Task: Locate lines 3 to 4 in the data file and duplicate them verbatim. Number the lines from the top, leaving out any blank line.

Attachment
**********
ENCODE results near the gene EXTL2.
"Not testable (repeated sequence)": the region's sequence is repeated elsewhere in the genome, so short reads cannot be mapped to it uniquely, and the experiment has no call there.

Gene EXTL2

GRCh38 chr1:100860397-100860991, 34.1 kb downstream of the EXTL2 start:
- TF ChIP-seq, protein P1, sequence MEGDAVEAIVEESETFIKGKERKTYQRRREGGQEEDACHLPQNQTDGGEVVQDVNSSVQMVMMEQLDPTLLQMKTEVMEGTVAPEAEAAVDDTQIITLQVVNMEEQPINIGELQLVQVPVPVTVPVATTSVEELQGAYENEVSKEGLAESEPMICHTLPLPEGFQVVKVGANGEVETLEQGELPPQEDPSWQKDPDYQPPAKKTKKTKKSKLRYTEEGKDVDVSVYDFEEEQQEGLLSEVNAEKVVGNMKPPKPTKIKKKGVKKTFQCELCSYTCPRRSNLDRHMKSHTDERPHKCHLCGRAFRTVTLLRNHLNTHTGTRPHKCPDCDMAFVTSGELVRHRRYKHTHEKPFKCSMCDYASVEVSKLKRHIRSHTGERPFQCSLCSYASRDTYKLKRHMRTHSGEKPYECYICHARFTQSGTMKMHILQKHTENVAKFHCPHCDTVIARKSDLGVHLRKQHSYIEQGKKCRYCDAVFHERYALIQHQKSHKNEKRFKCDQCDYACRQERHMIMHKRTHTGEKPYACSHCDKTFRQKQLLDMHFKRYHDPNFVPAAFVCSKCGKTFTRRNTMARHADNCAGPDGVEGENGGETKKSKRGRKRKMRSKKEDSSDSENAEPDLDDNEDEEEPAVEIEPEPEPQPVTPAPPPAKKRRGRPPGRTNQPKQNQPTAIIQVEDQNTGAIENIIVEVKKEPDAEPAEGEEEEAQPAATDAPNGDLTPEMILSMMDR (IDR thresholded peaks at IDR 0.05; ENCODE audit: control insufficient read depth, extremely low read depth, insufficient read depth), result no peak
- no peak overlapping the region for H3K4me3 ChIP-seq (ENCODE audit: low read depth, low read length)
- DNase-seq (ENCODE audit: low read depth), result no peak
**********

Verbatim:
Gene EXTL2

GRCh38 chr1:100860397-100860991, 34.1 kb downstream of the EXTL2 start: